Merced County, CA Sheriff Pays CGF $9,250 in Handgun Carry Case Settlement

SAN CARLOS, CA  – As part of a settlement reached in the handgun carry case of Michelle Rossow, et al. v. County of Merced and Merced Sheriff Mark Pazin, the Merced County Sheriff’s Department has agreed to pay The Calguns Foundation $9,250.47 for attorney fees in the matter.
[caption id="attachment_1452" align="aligncenter" width="300"]Settlement Check Image County of Merced’s check to CGF for $9,250.47 in the Rossow v. Merced lawsuit.[/caption]
The lawsuit, filed in July 2011, sought to correct problems in the Sheriff’s policy for applications for and licenses to carry concealed handguns as part of the Foundation’s ongoing Carry License Sunshine and Compliance Initiative.
In addition to the fee recovery, The Calguns Foundation’s action against the Sheriff resulted in a number of changes to the Sheriff’s carry license policies, which was based on a boilerplate document produced by Lexipol, a law enforcement policy management outsourcer, and modified with local rules.
The Foundation first contacted Merced in October of 2010, when it discovered that the Sheriff had established an unlawful moratorium on the acceptance of new carry license applications. The Sheriff subsequently lifted the moratorium but refused to modify parts of his policy that CGF identified as unlawful. When talks broke down, the Foundation filed the lawsuit in Merced County Superior Court.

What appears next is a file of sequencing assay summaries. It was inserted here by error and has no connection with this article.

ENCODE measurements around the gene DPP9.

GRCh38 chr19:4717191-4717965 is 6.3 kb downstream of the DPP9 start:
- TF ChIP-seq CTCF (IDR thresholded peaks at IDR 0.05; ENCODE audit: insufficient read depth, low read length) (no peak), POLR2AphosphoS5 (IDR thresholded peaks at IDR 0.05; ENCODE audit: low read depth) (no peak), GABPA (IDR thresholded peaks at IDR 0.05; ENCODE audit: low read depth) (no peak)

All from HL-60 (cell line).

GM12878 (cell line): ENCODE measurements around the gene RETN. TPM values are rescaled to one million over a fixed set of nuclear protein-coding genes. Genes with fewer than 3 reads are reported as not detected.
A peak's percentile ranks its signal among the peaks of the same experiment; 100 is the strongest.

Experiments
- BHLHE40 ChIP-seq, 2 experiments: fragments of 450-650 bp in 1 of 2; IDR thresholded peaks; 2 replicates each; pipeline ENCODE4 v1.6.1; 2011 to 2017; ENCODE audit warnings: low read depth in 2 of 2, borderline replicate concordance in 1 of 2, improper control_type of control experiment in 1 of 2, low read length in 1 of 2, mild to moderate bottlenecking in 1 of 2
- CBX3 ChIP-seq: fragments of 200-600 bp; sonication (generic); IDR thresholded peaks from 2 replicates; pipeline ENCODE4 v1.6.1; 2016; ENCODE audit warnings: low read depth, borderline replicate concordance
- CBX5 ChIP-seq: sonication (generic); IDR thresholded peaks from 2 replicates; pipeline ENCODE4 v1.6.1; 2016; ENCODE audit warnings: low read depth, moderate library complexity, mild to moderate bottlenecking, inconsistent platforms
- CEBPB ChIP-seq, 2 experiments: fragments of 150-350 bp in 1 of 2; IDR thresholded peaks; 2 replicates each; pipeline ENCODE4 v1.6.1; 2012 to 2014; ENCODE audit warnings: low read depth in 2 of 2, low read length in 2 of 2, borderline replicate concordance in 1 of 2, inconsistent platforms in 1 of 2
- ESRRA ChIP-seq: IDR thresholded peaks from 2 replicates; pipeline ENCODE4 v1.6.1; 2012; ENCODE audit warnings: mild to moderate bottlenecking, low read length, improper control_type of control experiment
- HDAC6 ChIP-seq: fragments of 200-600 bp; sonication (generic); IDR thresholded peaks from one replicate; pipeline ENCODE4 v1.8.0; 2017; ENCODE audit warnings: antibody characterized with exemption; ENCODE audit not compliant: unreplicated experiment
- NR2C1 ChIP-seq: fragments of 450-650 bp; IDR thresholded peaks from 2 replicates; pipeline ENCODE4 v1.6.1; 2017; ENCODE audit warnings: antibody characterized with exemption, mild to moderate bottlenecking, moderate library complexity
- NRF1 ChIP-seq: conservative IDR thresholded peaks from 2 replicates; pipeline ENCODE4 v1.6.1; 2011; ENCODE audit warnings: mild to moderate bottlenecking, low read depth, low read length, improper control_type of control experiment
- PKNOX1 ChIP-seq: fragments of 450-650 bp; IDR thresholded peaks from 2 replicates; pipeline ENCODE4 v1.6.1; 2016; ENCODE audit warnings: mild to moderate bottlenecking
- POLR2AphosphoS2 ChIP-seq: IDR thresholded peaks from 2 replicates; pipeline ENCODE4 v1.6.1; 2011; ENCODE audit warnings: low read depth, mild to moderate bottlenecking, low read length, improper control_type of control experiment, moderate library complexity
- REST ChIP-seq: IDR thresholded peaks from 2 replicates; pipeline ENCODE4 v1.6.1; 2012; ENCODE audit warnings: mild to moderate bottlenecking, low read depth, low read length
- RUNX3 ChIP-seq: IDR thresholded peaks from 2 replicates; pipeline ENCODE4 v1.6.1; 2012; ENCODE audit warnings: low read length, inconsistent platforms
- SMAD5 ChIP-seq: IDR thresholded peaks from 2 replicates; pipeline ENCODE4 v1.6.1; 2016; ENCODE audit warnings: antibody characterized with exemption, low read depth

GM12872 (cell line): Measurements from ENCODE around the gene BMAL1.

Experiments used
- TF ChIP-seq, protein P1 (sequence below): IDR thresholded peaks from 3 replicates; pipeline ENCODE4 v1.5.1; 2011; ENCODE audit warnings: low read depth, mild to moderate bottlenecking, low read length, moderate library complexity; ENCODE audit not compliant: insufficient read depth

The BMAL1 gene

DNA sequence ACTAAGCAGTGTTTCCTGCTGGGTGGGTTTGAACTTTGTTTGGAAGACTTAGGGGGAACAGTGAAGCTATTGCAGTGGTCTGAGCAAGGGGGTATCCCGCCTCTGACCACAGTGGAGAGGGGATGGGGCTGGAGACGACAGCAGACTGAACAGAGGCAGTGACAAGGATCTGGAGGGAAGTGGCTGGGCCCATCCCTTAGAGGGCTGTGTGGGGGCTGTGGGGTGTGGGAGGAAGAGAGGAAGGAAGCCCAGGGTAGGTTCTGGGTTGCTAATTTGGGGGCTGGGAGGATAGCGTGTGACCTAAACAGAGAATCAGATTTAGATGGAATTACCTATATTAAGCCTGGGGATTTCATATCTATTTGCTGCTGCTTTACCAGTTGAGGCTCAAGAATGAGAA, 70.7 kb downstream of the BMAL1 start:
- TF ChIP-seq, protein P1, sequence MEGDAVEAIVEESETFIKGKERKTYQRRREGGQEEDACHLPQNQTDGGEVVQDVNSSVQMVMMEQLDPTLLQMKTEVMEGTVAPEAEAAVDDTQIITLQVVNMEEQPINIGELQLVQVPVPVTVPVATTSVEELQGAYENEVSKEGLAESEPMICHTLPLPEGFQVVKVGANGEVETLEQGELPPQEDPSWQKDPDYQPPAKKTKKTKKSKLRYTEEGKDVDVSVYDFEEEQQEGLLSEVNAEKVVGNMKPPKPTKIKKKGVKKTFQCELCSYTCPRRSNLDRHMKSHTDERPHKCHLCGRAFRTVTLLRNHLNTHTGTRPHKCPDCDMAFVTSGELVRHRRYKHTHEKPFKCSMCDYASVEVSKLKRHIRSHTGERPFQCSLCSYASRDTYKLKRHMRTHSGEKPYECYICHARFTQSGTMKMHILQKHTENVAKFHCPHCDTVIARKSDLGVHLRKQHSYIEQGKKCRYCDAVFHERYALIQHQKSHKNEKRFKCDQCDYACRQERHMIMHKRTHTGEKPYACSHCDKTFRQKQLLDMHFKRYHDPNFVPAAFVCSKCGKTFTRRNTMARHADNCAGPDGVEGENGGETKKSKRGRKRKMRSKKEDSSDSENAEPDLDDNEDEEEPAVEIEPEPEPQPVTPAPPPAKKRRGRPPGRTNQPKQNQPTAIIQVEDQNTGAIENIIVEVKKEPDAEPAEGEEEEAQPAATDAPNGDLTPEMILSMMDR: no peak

“It’s great to see a successful outcome in this case, as Merced’s policy on licenses to carry handguns was substantially revised to address the most grievous concerns, and the Court retained jurisdiction to address future compliance issues,” said attorney for plaintiffs Jason Davis of Mission Viejo.
“This case is an important next step in our Carry Initiative,” explained Brandon Combs, executive director for The Calguns Foundation. “The County chose to address our concerns rather than face a possible court order, and we applaud them for that. Now it’s up to the other California sheriffs to follow suit or be sued themselves.”
“Ultimately, this case is about making carry license policies consistent with California law,” said Foundation Chairman Gene Hoffman. “We hope that we can accomplish this without suing every California county, but if that’s what it requires, that’s what we are prepared to do.”
The Calguns Foundation ( is a 501(c)3 non-profit organization which serves its members and the public by providing Second Amendment-related education, strategic litigation, and the defense of innocent California gun owners from improper or malicious prosecution. The Calguns Foundation seeks to inform government and protect the rights of individuals to acquire, own, and lawfully use firearms in California. Supporters may visit to join or donate to CGF.
CONTACT: Brandon Combs
(650) 275-1015